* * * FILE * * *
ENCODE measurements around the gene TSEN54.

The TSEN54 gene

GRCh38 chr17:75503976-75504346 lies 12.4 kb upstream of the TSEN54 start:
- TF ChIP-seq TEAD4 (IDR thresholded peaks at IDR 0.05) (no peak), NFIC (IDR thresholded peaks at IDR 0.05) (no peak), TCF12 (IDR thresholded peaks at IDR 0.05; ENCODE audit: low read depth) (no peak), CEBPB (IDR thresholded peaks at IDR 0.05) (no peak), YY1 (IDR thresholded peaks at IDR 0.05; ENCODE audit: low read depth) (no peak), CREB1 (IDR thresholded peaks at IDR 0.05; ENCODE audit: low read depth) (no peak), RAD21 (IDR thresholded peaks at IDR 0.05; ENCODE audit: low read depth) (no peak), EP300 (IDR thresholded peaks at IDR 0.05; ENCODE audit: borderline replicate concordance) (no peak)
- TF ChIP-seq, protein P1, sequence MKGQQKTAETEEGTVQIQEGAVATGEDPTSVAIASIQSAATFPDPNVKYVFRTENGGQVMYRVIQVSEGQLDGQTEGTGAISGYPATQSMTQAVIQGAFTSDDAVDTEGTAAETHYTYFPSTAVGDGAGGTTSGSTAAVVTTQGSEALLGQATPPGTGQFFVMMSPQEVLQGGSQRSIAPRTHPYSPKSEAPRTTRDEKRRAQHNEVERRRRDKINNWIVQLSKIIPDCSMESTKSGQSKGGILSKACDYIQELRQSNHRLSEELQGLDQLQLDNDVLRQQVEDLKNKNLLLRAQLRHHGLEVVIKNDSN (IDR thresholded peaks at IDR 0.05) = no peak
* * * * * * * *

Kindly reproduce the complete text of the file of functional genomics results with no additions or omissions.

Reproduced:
ENCODE measurements around the gene TSEN54.

The TSEN54 gene

GRCh38 chr17:75503976-75504346 lies 12.4 kb upstream of the TSEN54 start:
- TF ChIP-seq TEAD4 (IDR thresholded peaks at IDR 0.05) (no peak), NFIC (IDR thresholded peaks at IDR 0.05) (no peak), TCF12 (IDR thresholded peaks at IDR 0.05; ENCODE audit: low read depth) (no peak), CEBPB (IDR thresholded peaks at IDR 0.05) (no peak), YY1 (IDR thresholded peaks at IDR 0.05; ENCODE audit: low read depth) (no peak), CREB1 (IDR thresholded peaks at IDR 0.05; ENCODE audit: low read depth) (no peak), RAD21 (IDR thresholded peaks at IDR 0.05; ENCODE audit: low read depth) (no peak), EP300 (IDR thresholded peaks at IDR 0.05; ENCODE audit: borderline replicate concordance) (no peak)
- TF ChIP-seq, protein P1, sequence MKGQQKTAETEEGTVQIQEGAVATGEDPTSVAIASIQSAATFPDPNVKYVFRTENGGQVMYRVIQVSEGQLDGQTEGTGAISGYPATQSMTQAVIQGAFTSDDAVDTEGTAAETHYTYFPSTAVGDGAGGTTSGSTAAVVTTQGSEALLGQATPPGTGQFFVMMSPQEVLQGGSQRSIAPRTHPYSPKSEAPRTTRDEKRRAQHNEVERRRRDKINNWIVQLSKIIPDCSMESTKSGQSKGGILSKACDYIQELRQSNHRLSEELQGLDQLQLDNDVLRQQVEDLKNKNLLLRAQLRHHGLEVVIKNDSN (IDR thresholded peaks at IDR 0.05) = no peak